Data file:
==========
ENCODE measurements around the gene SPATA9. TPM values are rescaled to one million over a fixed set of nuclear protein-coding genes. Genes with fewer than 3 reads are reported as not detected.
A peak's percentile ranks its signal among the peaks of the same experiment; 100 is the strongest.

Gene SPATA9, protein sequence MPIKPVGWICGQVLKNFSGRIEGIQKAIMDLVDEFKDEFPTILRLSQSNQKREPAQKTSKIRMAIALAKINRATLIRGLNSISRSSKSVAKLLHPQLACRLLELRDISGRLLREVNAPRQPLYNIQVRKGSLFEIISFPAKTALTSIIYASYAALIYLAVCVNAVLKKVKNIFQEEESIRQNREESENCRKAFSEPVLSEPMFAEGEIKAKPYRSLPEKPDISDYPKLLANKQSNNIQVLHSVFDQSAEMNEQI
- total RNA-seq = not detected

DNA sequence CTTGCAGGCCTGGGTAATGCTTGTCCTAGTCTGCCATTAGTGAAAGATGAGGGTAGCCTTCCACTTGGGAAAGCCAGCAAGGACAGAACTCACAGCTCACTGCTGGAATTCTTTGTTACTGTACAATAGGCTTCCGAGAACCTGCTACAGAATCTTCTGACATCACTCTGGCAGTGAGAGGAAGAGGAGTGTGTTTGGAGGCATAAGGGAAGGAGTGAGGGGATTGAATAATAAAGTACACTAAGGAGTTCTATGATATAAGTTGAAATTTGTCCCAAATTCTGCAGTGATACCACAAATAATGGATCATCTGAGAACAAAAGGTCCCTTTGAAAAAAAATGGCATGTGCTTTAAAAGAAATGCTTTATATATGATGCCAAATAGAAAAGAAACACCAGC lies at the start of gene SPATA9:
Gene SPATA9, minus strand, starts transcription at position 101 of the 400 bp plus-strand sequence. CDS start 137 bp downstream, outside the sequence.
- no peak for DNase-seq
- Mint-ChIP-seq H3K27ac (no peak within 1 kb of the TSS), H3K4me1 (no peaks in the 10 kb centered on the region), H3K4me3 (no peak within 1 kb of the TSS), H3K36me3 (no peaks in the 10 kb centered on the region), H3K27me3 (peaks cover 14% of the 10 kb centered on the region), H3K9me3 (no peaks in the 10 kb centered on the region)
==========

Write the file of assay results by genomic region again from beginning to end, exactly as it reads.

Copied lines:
ENCODE measurements around the gene SPATA9. TPM values are rescaled to one million over a fixed set of nuclear protein-coding genes. Genes with fewer than 3 reads are reported as not detected.
A peak's percentile ranks its signal among the peaks of the same experiment; 100 is the strongest.

Gene SPATA9, protein sequence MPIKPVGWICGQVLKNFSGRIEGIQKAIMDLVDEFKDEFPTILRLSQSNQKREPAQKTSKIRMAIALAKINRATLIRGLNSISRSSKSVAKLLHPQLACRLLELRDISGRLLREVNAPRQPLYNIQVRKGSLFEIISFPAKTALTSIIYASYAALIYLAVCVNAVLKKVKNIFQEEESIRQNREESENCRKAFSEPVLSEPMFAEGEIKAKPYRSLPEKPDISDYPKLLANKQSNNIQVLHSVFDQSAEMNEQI
- total RNA-seq = not detected

DNA sequence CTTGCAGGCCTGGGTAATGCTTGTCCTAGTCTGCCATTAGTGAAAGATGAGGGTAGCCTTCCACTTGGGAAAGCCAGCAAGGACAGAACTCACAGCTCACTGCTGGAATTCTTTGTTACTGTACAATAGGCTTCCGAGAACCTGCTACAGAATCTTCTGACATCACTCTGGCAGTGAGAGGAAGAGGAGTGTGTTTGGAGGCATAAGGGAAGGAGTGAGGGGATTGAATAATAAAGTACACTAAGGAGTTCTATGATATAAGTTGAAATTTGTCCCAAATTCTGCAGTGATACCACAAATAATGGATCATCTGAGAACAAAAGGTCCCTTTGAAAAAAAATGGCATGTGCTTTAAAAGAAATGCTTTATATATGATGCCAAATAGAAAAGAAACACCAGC lies at the start of gene SPATA9:
Gene SPATA9, minus strand, starts transcription at position 101 of the 400 bp plus-strand sequence. CDS start 137 bp downstream, outside the sequence.
- no peak for DNase-seq
- Mint-ChIP-seq H3K27ac (no peak within 1 kb of the TSS), H3K4me1 (no peaks in the 10 kb centered on the region), H3K4me3 (no peak within 1 kb of the TSS), H3K36me3 (no peaks in the 10 kb centered on the region), H3K27me3 (peaks cover 14% of the 10 kb centered on the region), H3K9me3 (no peaks in the 10 kb centered on the region)